You know how we love stews around here. Even in summer. Toss everything into one big pot and cook. That's our kind of recipe. Cioppino is a tomato-based seafood stew that hales from San Francisco (not Italy, as many assume). It's hearty, yet light. Rich, yet fresh. You can make it as complex and fancy as you want, or dumb it down, as we like to do).
We used the epicurious Easy Cioppino, with just a few modifications. If you can get your hands on a fennel bulb, it adds a lot of flavor, so go to extra lengths for this ingredient. The red wine also lends luxurious extravagance to this dish, but if you can't cook with alcohol, substitute fish or mushroom stock.
Typically, cioppino calls for shellfish to remain in the shells, which can be fun, but a mess. In this recipe, we pre-steamed and shelled the mussels. If you don't go this route, add the mussels about five minutes before the rest of the broth is done and cook until mussel shells open wide. Throw out any that don't open.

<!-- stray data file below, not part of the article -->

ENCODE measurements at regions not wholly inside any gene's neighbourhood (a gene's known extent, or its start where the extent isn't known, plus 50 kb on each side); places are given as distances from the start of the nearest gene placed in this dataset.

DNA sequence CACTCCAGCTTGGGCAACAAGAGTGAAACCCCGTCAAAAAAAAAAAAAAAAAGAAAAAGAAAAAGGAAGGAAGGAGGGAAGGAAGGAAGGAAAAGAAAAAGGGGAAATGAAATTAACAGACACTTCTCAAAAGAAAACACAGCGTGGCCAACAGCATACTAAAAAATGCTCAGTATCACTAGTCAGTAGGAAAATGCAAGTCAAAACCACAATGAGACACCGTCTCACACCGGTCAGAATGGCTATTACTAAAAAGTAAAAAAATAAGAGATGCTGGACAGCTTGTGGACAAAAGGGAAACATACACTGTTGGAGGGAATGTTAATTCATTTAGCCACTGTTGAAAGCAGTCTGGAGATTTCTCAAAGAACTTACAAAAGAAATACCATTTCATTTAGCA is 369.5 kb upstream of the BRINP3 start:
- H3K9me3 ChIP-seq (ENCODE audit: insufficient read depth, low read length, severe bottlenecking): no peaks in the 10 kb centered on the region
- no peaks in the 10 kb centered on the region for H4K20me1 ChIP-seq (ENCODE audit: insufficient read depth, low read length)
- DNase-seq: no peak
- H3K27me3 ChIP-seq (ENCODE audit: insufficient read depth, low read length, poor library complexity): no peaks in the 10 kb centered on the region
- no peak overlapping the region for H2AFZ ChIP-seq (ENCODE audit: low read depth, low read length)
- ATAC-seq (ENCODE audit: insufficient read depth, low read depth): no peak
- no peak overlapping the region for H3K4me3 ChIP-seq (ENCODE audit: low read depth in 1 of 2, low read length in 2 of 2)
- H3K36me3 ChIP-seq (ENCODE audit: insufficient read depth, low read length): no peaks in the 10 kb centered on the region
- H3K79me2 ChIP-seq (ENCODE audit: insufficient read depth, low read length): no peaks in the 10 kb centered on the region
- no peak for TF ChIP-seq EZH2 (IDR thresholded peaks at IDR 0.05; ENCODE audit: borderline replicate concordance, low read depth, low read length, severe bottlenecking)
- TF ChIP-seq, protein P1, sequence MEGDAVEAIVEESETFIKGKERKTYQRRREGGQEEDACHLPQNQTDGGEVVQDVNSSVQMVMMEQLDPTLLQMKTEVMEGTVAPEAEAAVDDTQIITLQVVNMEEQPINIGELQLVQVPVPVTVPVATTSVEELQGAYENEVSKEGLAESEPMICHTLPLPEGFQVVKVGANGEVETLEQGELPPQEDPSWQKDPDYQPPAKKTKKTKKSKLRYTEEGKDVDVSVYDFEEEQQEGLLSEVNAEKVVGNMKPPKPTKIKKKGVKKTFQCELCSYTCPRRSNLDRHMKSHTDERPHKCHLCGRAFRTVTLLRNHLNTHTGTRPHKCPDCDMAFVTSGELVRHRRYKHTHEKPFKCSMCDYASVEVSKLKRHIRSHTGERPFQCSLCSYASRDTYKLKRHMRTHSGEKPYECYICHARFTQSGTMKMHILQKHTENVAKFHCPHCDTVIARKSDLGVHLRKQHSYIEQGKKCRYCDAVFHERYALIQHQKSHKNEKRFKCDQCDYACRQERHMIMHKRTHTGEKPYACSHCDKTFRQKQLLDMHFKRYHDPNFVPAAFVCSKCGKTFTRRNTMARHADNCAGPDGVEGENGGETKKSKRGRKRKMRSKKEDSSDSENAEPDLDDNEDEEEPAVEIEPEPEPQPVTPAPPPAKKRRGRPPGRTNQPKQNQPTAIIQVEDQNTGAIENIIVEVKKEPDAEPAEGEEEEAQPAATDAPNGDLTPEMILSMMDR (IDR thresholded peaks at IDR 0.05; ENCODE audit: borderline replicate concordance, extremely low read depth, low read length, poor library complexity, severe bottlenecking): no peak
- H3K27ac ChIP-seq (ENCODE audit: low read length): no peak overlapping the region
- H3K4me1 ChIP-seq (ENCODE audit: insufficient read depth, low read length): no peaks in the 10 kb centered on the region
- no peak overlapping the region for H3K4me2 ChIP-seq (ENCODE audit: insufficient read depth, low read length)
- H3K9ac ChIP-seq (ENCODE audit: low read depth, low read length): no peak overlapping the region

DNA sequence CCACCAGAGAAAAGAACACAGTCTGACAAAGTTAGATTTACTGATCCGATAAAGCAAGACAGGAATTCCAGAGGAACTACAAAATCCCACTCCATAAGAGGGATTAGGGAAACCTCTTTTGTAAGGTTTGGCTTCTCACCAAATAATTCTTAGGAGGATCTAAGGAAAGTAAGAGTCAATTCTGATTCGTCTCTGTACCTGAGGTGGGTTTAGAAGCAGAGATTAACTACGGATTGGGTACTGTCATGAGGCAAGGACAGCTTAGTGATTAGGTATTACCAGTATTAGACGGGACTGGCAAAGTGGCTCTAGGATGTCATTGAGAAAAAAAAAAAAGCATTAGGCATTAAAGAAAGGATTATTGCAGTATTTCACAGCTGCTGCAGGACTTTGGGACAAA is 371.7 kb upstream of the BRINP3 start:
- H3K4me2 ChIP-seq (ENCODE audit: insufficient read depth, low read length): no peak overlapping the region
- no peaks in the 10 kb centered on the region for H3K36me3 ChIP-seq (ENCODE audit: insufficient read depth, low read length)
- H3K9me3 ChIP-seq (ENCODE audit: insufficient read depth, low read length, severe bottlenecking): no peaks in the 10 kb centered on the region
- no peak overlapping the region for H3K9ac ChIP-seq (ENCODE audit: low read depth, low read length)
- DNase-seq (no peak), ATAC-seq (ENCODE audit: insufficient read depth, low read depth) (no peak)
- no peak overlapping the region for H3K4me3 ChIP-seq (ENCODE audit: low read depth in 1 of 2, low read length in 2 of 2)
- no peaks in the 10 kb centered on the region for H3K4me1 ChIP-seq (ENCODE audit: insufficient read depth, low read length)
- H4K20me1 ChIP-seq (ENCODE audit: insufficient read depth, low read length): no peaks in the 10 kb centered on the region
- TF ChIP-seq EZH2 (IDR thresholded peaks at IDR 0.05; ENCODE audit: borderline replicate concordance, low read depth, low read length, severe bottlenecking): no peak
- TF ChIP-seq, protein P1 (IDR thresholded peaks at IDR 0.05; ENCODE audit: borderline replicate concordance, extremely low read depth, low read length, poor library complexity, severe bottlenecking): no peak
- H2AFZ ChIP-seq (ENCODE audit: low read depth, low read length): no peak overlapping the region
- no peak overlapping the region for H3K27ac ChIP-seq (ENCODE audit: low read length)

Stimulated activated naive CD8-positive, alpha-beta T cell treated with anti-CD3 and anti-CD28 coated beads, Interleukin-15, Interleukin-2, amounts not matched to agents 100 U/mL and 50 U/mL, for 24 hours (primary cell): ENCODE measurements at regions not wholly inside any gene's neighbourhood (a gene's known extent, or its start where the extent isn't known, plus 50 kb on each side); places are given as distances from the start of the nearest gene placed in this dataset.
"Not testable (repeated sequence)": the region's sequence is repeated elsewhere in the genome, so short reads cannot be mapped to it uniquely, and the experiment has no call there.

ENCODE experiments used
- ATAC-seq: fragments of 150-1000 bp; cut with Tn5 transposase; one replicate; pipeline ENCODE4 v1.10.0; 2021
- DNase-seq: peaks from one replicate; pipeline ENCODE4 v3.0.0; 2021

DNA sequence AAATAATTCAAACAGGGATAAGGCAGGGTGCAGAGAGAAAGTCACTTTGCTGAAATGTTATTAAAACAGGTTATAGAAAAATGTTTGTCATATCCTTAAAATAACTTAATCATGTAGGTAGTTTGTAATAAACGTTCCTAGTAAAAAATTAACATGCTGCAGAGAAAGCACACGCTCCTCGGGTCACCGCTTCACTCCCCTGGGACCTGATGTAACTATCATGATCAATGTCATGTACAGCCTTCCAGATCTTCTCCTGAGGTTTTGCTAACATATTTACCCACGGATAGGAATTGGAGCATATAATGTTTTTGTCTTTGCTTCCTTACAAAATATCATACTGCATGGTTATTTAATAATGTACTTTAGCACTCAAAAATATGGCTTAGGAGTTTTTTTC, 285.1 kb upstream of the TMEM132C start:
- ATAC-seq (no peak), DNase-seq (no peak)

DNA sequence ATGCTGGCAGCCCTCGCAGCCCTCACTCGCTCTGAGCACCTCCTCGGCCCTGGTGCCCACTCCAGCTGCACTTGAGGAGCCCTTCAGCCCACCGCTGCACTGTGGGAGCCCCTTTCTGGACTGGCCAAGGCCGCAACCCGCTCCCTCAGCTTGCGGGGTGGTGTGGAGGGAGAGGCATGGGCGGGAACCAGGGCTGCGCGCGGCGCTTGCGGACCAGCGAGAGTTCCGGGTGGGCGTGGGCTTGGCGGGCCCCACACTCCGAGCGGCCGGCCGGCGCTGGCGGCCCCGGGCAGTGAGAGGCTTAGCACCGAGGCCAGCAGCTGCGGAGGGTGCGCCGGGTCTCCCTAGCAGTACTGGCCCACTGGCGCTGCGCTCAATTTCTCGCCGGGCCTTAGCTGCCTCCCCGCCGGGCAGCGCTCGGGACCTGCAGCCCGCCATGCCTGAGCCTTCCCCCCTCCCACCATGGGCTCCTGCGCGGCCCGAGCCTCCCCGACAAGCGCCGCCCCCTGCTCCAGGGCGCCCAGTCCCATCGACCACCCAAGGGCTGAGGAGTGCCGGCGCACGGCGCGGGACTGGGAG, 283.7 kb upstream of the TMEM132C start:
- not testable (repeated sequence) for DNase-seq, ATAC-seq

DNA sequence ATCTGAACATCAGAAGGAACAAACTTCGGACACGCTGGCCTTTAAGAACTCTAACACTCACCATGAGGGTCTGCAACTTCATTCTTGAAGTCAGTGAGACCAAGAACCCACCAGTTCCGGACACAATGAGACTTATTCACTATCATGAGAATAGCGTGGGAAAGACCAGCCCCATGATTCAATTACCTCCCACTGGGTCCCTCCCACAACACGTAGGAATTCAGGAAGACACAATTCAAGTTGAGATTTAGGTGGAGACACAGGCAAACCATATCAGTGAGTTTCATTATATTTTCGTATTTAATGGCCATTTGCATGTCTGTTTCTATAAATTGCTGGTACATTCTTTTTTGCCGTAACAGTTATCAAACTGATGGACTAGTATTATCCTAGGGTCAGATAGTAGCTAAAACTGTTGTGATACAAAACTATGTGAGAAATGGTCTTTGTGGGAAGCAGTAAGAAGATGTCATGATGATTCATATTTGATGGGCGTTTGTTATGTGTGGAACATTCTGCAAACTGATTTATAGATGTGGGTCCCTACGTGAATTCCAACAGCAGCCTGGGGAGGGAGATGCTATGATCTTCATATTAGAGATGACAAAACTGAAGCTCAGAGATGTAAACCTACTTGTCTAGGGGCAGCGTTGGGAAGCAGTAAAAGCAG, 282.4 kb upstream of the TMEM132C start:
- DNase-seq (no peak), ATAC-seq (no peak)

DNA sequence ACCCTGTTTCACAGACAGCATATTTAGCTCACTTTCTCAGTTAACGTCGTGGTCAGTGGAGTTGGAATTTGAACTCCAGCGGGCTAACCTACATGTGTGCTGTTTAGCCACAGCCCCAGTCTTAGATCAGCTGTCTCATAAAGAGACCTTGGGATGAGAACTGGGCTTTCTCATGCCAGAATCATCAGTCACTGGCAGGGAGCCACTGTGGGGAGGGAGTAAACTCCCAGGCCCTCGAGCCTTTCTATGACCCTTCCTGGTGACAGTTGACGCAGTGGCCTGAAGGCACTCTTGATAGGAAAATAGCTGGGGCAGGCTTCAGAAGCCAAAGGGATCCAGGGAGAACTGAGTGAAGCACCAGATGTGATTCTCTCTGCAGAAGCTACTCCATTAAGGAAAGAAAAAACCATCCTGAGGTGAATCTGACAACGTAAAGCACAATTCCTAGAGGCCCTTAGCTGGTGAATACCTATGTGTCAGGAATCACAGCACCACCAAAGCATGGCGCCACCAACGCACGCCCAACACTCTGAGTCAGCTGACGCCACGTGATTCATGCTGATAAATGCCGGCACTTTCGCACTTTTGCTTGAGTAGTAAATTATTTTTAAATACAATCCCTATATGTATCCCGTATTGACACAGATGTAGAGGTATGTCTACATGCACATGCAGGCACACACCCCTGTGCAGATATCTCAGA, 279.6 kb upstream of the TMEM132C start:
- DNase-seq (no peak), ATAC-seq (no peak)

Effort required: 3/4 assed
Here's what you need and how you do it
1 fennel bulb, stalks discarded and bulb chopped (or substitute 1 chopped green bell pepper)
1 medium onion, chopped
1 shallot, chopped (optional)
3 garlic cloves, minced
3 tablespoons extra-virgin olive oil, grapeseed oil, or canola oil
1 1/2 teaspoon salt
Black pepper to taste
2 bay leaves
1 1/2 teaspoons dried thyme or a large pinch of fresh
1/8 teaspoon dried hot red-pepper flakes or tabasco sauce to taste
1 (28-ounce) can crushed tomatoes in juice
2 cups water or fish stock
1 cup red wine
1 (8-ounce) bottle clam juice
1 pound skinless fillets of thick white-fleshed fish such as halibut, hake, or pollack, cut into 2-inch chunks
1 pound cultivated mussels (Here's some info on the difference between cultivated and wild mussels). (Can substitute little neck clams or oysters.)
Fresh parsley for garnish
In a large saucepan, heat oil. Add fennel, onion, garlic, and shallot and cook until just tender.
Add red pepper flakes, bay leaves, thyme, salt, pepper, tomatoes (with juice), wine, water, and clam juice and bring to a boil. Let boil uncovered for about 20 minutes. Stir in seafood and simmer, uncovered, just until fish is cooked through. Be careful not to overcook your cioppino.
Serve with sourdough (perfect for sopping up broth).
For a printable version of this recipe, click here.